Don’t let the close quarters fool you—there is still plenty of exercising that can be done at home. And don’t let the word “exercise” fool you either! While jumping jacks and push-ups are perfectly fine to engage in, I’m not sure you’ll get the desired buy-in from your kids. But chasing a balloon? Or stomping on bubble wrap? Not a bad workout, and fun to boot.
14. Listen to a podcast
Podcasts are no longer reserved for parents seeking self-improvement, or for those on long car rides needing to pass the time. There are a number of podcasts for kids, ranging from learners like But Why: A Podcast for Curious Kids to serials like The Alien Adventures of Finn Caspian. Don't worry, mom, we have you covered too with our best podcasts for moms.
Depending on your child’s desired involvement, dancing at home can range from an impromptu boogie-down when their favorite song comes on, to a choreography lesson thanks to YouTube. And of course, dancing is another form of exercise, so two birds here.
16. Create arts and crafts
If you’re truly stuck inside and weren’t given the opportunity to prepare, you can still find crafting options!
Have kids stick toothpicks in marshmallows to construct an object. Or how about simple thumbprint art with the help of rubber stamp ink (here’s a cool thumbprint family tree)?
17. Show puppets
You’d be amazed at how many household items can be turned into puppets when needed for a puppet show. Brown paper bags are a natural fit and can be easily drawn on and crafted in order to spruce up. And of course, tube socks are the home puppet show standard.
For those interested in taking their performances to the next level, many kids get a kick out of raiding their parents’ closets, playing dress-up, and putting on their own improvised shows.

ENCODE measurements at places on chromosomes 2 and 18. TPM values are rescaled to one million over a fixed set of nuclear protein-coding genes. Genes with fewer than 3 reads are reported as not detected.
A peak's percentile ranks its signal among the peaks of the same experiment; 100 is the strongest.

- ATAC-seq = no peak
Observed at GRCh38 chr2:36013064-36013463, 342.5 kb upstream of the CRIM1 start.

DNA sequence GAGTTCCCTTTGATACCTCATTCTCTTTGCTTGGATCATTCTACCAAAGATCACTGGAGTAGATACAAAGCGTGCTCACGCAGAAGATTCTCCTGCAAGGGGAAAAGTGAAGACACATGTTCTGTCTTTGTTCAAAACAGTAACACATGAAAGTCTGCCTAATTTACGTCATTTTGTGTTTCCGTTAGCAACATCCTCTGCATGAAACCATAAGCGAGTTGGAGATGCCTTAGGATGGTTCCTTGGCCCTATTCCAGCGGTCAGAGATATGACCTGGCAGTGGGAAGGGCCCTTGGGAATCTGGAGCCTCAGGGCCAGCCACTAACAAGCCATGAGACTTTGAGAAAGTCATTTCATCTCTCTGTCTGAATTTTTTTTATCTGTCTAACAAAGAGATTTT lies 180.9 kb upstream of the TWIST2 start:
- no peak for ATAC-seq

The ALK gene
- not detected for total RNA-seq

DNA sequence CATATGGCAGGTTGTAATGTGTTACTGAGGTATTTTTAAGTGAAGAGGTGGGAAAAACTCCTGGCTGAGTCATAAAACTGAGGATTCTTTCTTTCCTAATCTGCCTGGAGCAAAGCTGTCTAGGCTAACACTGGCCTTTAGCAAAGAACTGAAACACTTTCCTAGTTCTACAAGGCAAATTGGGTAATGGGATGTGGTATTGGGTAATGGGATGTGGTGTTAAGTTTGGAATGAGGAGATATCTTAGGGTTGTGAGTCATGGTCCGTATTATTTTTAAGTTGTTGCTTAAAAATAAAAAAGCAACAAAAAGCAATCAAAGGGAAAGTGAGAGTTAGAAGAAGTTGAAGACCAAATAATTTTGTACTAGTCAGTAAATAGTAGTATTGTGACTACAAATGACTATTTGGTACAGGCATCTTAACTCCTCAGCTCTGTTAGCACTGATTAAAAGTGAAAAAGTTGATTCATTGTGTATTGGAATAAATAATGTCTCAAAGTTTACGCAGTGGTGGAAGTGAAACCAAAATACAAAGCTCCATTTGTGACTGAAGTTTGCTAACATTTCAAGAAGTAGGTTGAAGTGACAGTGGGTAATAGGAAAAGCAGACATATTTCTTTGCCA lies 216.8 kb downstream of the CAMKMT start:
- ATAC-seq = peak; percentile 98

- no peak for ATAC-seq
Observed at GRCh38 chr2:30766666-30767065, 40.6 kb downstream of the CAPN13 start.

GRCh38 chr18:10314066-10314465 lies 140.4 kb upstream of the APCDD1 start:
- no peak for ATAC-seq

19. Do a puzzle
One of the hardest things about keeping kids busy after school during the day is the fact that if you’re home with them, they want you to participate! This is great, don’t get me wrong, but all parents can attest, there is only so much puppet-showing one can take. Not to mention a little thing called work. Thus, a puzzle is always a welcome activity because it’s something creative, fun, and educational that kids can carry out on their own.
20. Play hallway soccer
It doesn’t have to be soccer, but from experience, I’ve found it to be less destructive than other sports! Be sure to take the pictures off the wall, and use a soft, non-regulation soccer ball while you’re at it. Beyond that, don’t be surprised if your kids get wrapped up in an hour of dribbling and shooting through doorway goals.
21. Do a scavenger hunt
To really get the creative juices flowing, prepare a home-based scavenger hunt for your kids to embark upon. If you’re short on time, craft something based on how your house stands as-is, giving creative clues on your basic household items, like “I’m in the kitchen, and you’ll never eat me, but Scruffy the dog loves to greet me” for your stored dog snacks. (Check out our list of scavenger hunt clues for kids.) Or, if you have time to actually hide treats and trinkets, you can go that route as well.
It’s all about frame of mind
Having to change plans isn’t easy for anyone to deal with, but it becomes a lot more valuable if you’re able to adopt the attitude that things are as they have been dealt, and that there isn’t much that can be done other than to wait it all out.
So, with after-school time, try and get kids to take advantage of the new opportunity that awaits! Encourage them to try something new if that has traditionally been a struggle; dive deeper into a school topic if a certain area is now proving to be a struggle.
Whether it’s through one of the after-school activities above, or something entirely different, try to embrace the scenario presented and challenge yourself and your kids to come out better, stronger, or smarter on the other side!